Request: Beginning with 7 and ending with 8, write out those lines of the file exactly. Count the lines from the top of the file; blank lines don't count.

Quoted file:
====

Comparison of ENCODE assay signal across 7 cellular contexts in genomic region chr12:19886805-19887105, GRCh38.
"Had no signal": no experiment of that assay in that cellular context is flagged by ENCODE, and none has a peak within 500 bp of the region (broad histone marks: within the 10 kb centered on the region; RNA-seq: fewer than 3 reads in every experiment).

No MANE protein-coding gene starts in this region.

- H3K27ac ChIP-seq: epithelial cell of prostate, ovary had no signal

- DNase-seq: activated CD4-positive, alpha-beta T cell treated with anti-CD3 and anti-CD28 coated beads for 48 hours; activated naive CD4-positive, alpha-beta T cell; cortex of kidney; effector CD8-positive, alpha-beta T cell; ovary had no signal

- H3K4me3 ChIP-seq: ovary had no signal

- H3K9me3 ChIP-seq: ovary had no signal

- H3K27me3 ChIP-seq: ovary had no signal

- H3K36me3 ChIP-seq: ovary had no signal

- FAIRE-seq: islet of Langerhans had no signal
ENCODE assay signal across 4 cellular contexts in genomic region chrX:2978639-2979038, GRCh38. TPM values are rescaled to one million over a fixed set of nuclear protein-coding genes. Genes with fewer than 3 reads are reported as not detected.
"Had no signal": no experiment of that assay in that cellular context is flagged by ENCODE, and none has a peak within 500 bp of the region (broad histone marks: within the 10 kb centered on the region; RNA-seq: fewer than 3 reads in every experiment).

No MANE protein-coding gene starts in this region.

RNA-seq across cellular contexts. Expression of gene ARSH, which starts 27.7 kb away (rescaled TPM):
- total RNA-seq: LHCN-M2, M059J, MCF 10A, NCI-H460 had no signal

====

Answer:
- H3K9me3 ChIP-seq: ovary had no signal

- H3K27me3 ChIP-seq: ovary had no signal